The following piece, “Notifications as a Theory of Consciousness,” brings both pianist Bram de Looze and electronic knob-twiddler Phillip White into the mix. White’s contributions are subtle, but they imbue the track with a striking sense of disquiet: soft gurgles, insectile chirps, and high-pitched beeps that call to mind the still-functioning control-room of some abandoned military bunker. On cello, Lester St. Louis mostly sticks to arco, but he conjures all manner of tones and textures, from the grating to the feather-light. Although he is the group’s nominal “leader,” Dre Hocevar’s percussion-work is surprisingly understated. In these first two pieces, Hocevar’s productions waft and whirl, hanging in the air like crystalline layers of fog. He gently brushes the cymbals, rolls softly over the kit, and is seemingly more interested in establishing tension than occupying a central role. In fact, no one can really be said to have a “central role” here - as the title of the album suggests, this is truly a collective.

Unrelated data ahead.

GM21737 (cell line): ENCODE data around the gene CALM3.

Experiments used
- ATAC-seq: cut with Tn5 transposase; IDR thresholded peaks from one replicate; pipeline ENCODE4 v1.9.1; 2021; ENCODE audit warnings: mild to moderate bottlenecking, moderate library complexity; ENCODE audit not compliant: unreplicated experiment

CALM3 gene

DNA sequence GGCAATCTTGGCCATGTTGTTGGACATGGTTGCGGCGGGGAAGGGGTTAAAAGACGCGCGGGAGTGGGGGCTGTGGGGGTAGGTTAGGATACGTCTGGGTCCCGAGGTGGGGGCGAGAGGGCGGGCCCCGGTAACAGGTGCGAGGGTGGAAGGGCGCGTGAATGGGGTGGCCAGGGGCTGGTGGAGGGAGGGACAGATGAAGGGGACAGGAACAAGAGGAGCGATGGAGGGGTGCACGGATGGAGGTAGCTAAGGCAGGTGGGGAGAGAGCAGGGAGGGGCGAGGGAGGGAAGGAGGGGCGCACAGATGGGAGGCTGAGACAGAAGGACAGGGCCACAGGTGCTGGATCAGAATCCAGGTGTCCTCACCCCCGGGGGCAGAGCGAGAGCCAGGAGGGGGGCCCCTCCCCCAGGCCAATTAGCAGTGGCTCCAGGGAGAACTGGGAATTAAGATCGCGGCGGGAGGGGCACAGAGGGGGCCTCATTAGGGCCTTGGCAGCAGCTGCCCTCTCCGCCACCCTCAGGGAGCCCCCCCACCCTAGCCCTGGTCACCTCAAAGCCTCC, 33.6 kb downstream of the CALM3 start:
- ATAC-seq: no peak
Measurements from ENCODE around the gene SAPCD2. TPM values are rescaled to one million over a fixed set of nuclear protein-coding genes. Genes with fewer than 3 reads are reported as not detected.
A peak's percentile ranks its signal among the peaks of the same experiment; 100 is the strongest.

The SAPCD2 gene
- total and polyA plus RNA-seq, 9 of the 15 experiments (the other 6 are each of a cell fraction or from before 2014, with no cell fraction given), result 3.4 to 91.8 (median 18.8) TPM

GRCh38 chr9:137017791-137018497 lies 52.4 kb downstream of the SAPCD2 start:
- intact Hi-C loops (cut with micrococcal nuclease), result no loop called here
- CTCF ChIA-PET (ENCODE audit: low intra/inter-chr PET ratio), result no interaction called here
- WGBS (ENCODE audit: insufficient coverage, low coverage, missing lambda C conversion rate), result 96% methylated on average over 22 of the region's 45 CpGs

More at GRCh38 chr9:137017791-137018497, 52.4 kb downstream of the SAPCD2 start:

On “Imaginary Synthesis Within Sublime Inside,” the tempo increases by a considerable amount, with Bram de Looze offering jaunty chords, Chris Pitsiokos moving from intermittent spurts and sputters to full-bodied outbursts, and Lester St. Louis producing a fervent flood of notes with his cello. As the piece progresses, Bram de Looze tends towards hesitant, searching clusters and nervous runs, providing a much-needed injection of rapidity after the relative languor of the previous tracks.

“1987’s” carries on in a similar vein, with all of the members contributing equally to the wild tempest. Phillip White buzzes and warbles with his electronics, Dre Hocevar pounds the kit with an alacrity that is somewhat surprising, and saxophonist Pitsiokos finally lets loose a little. Likewise, Bram de Looze sends the piece tumbling forward with his mad-dash, exuberant sprints, and Lester St. Louis explores a bold pizzicato attack on the cello.